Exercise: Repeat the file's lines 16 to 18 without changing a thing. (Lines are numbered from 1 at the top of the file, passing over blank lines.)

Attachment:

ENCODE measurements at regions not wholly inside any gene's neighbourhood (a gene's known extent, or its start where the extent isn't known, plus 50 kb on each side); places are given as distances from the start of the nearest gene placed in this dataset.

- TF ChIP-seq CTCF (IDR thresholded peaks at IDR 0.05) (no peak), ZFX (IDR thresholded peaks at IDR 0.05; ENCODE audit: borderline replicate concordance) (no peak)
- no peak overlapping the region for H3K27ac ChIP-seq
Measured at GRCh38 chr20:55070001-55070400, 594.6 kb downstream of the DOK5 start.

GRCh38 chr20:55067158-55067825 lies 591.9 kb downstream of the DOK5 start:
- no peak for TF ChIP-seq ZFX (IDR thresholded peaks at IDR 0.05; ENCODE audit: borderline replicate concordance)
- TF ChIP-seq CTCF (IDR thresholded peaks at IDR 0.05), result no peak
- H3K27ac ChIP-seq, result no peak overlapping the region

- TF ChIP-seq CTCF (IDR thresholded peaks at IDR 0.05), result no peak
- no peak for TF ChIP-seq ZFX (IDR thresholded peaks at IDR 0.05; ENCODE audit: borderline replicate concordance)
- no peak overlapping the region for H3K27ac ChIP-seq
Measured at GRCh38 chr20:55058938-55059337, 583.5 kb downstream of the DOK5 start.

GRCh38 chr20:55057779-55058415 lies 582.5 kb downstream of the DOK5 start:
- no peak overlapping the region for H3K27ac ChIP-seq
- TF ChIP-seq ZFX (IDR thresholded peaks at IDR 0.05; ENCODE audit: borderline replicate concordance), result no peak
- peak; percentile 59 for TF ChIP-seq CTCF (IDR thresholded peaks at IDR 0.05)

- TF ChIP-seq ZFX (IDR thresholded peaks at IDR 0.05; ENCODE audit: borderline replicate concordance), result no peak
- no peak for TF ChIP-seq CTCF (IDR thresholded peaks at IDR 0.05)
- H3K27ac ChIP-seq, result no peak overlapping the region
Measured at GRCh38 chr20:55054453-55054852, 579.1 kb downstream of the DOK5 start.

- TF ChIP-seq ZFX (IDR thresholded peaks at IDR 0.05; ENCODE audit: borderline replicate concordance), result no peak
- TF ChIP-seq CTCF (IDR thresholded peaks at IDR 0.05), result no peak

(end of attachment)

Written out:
- peak; percentile 59 for TF ChIP-seq CTCF (IDR thresholded peaks at IDR 0.05)

- TF ChIP-seq ZFX (IDR thresholded peaks at IDR 0.05; ENCODE audit: borderline replicate concordance), result no peak
- no peak for TF ChIP-seq CTCF (IDR thresholded peaks at IDR 0.05)